Friday, April 29, 2011

The Physick Book of Deliverance Dane by Katherine Howe

While Katherine Howe studied for her PhD qualifying exams, she took walks with her dog in the woods around Marblehead and Salem, MA. During these rambles, she began to spin a mildly interesting tale two of her ancestors persecuted during the Salem Witch Trials of the late 17th century. One of her ancestors, Elizabeth Proctor, survived, because she was pregnant. Fortunately, the hysteria had died down by the time the she delivered her child. The other, Elizabeth Howe, was hanged.

Connie Goodwin, a PhD candidate at Harvard, receives a phone call from her new age mother in New Mexico. Grace Goodwin asks her daughter to clean out an old house in Marblehead, which belong to Grace’s mother and prepare to sell it.

Her first visit to the house involved overgrown vines and creaky gates, but I did not get a creepy, gothic feeling from the prose. In fact, the lack of atmosphere is only the beginning of the writing flaws in this novel. Awkward sentences, fact errors, and plain dumb rookie writing mistakes all mar what could be a quite interesting and atmospheric tale.

For example, she claims the witch trials were “before [emphasis Howe’s] the Scientific Revolution. They didn’t have the scientific method” (82). Rudimentary explanations of investigations of nature with strong parallels to the scientific method date back to an Egyptian papyrus from circa 1600 b.c.e. The ancient Greeks had steps for scientific inquiry, as did the Babylonians, the Arabs, and the sub-continent Indians. Frances Bacon, Descartes, and Newton all laid down principles for scientific investigation. With the founding of the Royal Society of Science during the restoration in 1660s England, the steps, still in use today, were firmly established. She also displays an alarming thinness of knowledge of common historical facts – things even my ancient minor in history allowed me to recall. Howe is an historian?

Here is one example of her sometimes awkward style. “[Connie] placed the lamp on the mantelpiece, resting her elbow next to it and gnawing on a knuckle” (111). Other examples are shifts in point of view. During a phone conversation with her mother, Connie describes an unpleasant encounter with her PhD advisor. “’He sort of … screamed at me’” (165), . . . “‘but it totally wasn’t a big deal,’ at the same moment that Grace cried. ‘Oh, Connie!’ and threw down her crochet hook in irritation” (165).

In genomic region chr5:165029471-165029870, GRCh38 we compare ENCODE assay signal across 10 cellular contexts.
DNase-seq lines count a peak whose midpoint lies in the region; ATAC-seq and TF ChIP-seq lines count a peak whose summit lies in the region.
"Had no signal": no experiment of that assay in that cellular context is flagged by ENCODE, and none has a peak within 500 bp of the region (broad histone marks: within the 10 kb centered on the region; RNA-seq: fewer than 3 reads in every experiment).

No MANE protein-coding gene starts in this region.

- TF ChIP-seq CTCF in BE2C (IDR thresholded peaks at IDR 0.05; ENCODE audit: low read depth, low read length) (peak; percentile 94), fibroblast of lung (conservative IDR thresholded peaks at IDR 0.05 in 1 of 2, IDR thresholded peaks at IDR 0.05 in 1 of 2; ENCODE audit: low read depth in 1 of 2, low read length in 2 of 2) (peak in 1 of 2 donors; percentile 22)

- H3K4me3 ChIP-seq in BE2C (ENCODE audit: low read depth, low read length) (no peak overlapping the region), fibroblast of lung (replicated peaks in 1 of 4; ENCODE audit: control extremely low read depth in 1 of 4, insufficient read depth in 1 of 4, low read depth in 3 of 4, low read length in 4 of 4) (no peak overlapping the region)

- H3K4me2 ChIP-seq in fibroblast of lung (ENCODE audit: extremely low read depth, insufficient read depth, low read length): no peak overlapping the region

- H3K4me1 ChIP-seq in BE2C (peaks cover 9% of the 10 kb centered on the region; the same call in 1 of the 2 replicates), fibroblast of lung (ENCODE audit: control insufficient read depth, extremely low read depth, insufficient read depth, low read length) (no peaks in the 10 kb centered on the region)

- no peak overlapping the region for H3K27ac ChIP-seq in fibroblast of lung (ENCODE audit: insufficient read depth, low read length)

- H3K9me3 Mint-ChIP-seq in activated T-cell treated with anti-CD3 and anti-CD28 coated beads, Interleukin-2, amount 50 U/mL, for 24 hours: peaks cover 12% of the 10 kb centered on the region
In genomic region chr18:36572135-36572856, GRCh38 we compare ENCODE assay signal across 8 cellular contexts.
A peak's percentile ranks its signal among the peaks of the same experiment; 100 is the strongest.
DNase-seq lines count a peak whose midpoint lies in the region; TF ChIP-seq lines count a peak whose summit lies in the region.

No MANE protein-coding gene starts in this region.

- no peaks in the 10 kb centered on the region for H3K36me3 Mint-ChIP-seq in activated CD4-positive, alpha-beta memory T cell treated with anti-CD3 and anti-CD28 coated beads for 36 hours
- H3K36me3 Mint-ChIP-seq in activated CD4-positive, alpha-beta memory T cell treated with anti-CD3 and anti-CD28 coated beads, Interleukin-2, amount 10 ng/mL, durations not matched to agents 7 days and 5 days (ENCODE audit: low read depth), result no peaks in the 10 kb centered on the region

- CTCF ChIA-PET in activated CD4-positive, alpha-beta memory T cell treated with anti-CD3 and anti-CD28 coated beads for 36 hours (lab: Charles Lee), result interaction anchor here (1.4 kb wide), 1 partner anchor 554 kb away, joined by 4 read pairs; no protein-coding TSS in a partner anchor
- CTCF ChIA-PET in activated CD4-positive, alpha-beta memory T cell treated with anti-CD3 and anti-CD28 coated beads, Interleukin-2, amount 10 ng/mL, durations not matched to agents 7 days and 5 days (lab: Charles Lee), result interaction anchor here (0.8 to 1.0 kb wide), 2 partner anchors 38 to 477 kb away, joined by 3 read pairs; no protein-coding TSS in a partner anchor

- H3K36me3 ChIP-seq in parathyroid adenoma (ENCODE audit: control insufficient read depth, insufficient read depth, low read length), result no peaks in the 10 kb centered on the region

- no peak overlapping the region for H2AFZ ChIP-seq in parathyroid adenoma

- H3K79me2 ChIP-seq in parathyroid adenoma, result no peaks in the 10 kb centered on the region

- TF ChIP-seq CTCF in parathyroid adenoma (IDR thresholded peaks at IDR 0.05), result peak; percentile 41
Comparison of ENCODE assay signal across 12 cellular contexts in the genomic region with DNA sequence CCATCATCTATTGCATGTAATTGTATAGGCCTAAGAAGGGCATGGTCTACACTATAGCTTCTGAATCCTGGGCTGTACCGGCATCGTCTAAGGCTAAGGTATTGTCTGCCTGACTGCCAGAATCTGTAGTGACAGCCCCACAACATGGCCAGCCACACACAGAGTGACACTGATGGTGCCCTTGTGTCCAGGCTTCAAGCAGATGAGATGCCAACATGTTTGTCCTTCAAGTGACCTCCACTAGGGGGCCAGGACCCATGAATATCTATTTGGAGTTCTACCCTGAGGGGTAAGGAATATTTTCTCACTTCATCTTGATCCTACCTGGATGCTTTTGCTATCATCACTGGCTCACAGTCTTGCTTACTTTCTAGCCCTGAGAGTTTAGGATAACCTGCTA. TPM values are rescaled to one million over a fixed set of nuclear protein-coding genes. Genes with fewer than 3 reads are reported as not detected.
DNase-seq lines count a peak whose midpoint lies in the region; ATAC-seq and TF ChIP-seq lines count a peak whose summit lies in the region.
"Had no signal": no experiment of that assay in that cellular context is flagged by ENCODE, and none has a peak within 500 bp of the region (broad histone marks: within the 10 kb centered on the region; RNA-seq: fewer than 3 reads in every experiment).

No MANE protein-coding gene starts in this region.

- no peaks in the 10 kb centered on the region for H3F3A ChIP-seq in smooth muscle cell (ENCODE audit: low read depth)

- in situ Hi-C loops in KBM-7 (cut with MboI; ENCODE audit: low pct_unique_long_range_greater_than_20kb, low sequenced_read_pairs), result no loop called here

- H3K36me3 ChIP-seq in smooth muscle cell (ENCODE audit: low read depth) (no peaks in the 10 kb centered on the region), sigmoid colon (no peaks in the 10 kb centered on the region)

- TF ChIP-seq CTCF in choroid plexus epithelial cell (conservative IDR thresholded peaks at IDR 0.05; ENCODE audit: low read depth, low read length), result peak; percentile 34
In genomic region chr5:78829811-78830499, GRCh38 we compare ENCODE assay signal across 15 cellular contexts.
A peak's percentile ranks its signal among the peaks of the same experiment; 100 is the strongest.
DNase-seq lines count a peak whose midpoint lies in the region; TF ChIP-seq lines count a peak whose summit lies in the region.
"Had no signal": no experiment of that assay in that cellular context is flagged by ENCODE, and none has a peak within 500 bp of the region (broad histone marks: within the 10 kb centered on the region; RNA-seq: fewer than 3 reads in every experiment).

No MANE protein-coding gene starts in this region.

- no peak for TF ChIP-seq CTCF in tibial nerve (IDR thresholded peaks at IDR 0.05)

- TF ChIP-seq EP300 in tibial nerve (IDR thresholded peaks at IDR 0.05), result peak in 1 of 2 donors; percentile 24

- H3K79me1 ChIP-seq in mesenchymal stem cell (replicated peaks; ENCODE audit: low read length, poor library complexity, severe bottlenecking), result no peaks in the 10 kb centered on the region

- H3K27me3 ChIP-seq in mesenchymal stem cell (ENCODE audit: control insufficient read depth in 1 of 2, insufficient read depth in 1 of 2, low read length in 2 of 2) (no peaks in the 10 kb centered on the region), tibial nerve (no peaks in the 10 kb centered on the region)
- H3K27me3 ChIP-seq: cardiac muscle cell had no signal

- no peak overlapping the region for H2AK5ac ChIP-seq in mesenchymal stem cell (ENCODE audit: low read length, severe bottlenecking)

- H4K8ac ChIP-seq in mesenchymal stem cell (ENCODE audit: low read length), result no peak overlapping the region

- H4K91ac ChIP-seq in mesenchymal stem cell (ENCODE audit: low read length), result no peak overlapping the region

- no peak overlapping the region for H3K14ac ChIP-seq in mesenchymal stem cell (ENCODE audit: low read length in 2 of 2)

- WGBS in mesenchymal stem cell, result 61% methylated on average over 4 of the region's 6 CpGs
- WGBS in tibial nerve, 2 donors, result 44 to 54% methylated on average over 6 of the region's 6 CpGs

The best part of the book, for me, was the “Interludes.” These flashbacks to the witch trials offered an interesting glimpse into a terrible episode in our history.

Okay, if these things don’t bother you, then this will make a fine beach read this summer, but not much else. (3 stars)

--Chiron, 4/29/11


MargaretBeth said...

I finished this novel. It was difficult, though, as the main character was a pretentious bore! The historical trials, as you say, were the most interesting part. I think your 3 stars are very generous.

MargaretBeth said...

I was actually googling Homer and Langley and your review popped up! I have really enjoyed browsing through your selection.

I couldn't agree more with your favourite Australian writers - I particularly love Malouf. I would also strongly recommend the novel Eucalyptus by Murray Bail and The Book Thief by Markus Zusak. Apologies if you have already reviewed them - I am still ploughing through your wonderful blog!

Chiron said...

Great! I will track it down.

What do you do in Australia? How is the weather these days in elbourne? We have had over 60 days of 100 degree (F) temperature. Is that about 45 C?

MargaretBeth said...

I manage governance for one of the faculties in a university down here. I really enjoy working in a vibrant learning community, although students (like policemen) seem to get younger each year!

It's been quite cool here, although our winter is very mild compared to some areas in North America. Our average temperature has been about 15 C (59 F). The temperature that you mention is about 37 C. Our summers can be quite mild, too, but with periods of extreme heat. The hottest day in Melbourne that I can recall was 46 C (115 F). That was in 2009 and is known as Black Saturday, as 173 people died in ferocious bush fires. It was so hot I hadn't put my nose outside all day. When I finally did go outside at about 5pm, the sky was cast with smoke and deep red. I looked at that sky and had a deeply felt sense that the world was not right.

Ceska said...

I really liked the cover, especially the back flap that can be used to mark your page. A nice extra touch! I also think this book would be a great choice if you're looking for some escapism reading this summer. It's a fast and easy read that doesn't require much effort on the reader's part.